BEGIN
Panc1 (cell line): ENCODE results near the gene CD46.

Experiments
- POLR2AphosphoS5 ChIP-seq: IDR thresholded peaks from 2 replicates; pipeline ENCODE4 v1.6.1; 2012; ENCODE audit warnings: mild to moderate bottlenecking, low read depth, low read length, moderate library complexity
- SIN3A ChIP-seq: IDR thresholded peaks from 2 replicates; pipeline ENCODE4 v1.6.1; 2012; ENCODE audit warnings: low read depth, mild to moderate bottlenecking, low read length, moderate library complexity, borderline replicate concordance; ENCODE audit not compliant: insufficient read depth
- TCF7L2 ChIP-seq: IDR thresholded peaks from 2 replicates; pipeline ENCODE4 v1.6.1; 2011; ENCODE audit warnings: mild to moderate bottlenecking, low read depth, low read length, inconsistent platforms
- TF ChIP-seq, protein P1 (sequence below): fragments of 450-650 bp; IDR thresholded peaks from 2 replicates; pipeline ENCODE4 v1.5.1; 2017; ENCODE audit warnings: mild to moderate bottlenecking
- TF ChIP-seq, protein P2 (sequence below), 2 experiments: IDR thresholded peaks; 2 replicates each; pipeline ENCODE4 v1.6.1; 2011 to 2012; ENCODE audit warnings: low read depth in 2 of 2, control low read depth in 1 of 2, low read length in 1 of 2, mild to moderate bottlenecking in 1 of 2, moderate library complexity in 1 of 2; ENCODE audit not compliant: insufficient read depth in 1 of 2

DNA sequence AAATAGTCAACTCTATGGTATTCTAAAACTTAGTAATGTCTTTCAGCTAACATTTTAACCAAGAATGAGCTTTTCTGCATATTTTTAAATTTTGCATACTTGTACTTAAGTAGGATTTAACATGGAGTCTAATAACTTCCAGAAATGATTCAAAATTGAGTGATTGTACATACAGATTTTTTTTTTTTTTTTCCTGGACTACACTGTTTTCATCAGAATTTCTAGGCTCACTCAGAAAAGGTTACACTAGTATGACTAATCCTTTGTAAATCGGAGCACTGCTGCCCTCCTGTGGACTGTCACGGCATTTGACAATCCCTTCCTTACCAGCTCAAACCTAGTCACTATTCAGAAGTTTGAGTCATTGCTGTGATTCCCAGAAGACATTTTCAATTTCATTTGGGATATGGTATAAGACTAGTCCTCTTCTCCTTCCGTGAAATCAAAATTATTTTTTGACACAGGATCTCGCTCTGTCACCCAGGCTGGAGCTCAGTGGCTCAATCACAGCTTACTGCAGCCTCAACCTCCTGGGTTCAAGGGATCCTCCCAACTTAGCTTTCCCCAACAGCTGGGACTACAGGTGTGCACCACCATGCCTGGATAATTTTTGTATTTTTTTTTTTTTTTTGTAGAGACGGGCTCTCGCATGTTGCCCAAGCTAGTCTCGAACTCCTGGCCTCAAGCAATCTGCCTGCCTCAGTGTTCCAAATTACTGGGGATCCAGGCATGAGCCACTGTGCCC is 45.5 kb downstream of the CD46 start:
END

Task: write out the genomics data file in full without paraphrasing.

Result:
Panc1 (cell line): ENCODE results near the gene CD46.

Experiments
- POLR2AphosphoS5 ChIP-seq: IDR thresholded peaks from 2 replicates; pipeline ENCODE4 v1.6.1; 2012; ENCODE audit warnings: mild to moderate bottlenecking, low read depth, low read length, moderate library complexity
- SIN3A ChIP-seq: IDR thresholded peaks from 2 replicates; pipeline ENCODE4 v1.6.1; 2012; ENCODE audit warnings: low read depth, mild to moderate bottlenecking, low read length, moderate library complexity, borderline replicate concordance; ENCODE audit not compliant: insufficient read depth
- TCF7L2 ChIP-seq: IDR thresholded peaks from 2 replicates; pipeline ENCODE4 v1.6.1; 2011; ENCODE audit warnings: mild to moderate bottlenecking, low read depth, low read length, inconsistent platforms
- TF ChIP-seq, protein P1 (sequence below): fragments of 450-650 bp; IDR thresholded peaks from 2 replicates; pipeline ENCODE4 v1.5.1; 2017; ENCODE audit warnings: mild to moderate bottlenecking
- TF ChIP-seq, protein P2 (sequence below), 2 experiments: IDR thresholded peaks; 2 replicates each; pipeline ENCODE4 v1.6.1; 2011 to 2012; ENCODE audit warnings: low read depth in 2 of 2, control low read depth in 1 of 2, low read length in 1 of 2, mild to moderate bottlenecking in 1 of 2, moderate library complexity in 1 of 2; ENCODE audit not compliant: insufficient read depth in 1 of 2

DNA sequence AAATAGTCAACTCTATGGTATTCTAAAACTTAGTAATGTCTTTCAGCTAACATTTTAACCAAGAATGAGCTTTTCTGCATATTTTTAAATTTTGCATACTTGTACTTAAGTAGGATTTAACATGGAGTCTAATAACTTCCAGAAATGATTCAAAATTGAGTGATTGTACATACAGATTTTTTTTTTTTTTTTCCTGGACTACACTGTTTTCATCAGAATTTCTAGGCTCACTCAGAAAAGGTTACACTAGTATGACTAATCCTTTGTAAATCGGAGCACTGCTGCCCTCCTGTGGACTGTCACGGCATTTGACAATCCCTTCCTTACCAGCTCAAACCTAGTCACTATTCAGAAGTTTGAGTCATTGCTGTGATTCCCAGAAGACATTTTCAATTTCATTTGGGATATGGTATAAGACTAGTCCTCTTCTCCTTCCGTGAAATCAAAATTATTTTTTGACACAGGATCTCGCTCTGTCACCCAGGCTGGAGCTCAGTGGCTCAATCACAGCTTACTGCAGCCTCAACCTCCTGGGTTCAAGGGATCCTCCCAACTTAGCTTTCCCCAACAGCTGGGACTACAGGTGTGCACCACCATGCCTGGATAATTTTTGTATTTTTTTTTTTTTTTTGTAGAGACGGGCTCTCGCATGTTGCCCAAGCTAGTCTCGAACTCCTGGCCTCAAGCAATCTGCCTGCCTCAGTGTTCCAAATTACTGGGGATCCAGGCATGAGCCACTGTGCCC is 45.5 kb downstream of the CD46 start: